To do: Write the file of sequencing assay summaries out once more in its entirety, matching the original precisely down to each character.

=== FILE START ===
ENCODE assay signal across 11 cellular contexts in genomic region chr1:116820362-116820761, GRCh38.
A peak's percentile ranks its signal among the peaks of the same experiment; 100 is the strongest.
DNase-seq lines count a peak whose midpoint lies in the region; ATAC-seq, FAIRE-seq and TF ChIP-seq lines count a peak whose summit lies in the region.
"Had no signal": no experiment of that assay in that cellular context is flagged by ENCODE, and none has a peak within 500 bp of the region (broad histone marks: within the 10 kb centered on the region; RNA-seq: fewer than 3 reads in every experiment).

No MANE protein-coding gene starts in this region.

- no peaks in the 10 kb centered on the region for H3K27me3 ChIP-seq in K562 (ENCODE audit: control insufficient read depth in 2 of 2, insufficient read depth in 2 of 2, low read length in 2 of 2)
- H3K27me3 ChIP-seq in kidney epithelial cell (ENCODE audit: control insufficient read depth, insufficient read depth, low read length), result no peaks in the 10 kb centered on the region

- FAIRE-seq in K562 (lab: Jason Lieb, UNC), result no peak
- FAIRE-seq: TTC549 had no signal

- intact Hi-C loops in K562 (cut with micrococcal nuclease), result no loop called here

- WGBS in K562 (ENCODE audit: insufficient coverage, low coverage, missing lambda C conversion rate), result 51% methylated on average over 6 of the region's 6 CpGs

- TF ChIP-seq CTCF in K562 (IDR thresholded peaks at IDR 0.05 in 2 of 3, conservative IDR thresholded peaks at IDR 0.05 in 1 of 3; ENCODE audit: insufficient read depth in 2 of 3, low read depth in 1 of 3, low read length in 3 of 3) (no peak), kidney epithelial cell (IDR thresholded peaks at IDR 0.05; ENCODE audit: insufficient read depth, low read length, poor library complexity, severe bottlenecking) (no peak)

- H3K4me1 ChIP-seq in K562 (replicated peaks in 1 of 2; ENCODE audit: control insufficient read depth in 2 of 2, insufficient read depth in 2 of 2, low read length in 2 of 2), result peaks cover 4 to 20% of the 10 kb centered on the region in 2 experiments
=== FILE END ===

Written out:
ENCODE assay signal across 11 cellular contexts in genomic region chr1:116820362-116820761, GRCh38.
A peak's percentile ranks its signal among the peaks of the same experiment; 100 is the strongest.
DNase-seq lines count a peak whose midpoint lies in the region; ATAC-seq, FAIRE-seq and TF ChIP-seq lines count a peak whose summit lies in the region.
"Had no signal": no experiment of that assay in that cellular context is flagged by ENCODE, and none has a peak within 500 bp of the region (broad histone marks: within the 10 kb centered on the region; RNA-seq: fewer than 3 reads in every experiment).

No MANE protein-coding gene starts in this region.

- no peaks in the 10 kb centered on the region for H3K27me3 ChIP-seq in K562 (ENCODE audit: control insufficient read depth in 2 of 2, insufficient read depth in 2 of 2, low read length in 2 of 2)
- H3K27me3 ChIP-seq in kidney epithelial cell (ENCODE audit: control insufficient read depth, insufficient read depth, low read length), result no peaks in the 10 kb centered on the region

- FAIRE-seq in K562 (lab: Jason Lieb, UNC), result no peak
- FAIRE-seq: TTC549 had no signal

- intact Hi-C loops in K562 (cut with micrococcal nuclease), result no loop called here

- WGBS in K562 (ENCODE audit: insufficient coverage, low coverage, missing lambda C conversion rate), result 51% methylated on average over 6 of the region's 6 CpGs

- TF ChIP-seq CTCF in K562 (IDR thresholded peaks at IDR 0.05 in 2 of 3, conservative IDR thresholded peaks at IDR 0.05 in 1 of 3; ENCODE audit: insufficient read depth in 2 of 3, low read depth in 1 of 3, low read length in 3 of 3) (no peak), kidney epithelial cell (IDR thresholded peaks at IDR 0.05; ENCODE audit: insufficient read depth, low read length, poor library complexity, severe bottlenecking) (no peak)

- H3K4me1 ChIP-seq in K562 (replicated peaks in 1 of 2; ENCODE audit: control insufficient read depth in 2 of 2, insufficient read depth in 2 of 2, low read length in 2 of 2), result peaks cover 4 to 20% of the 10 kb centered on the region in 2 experiments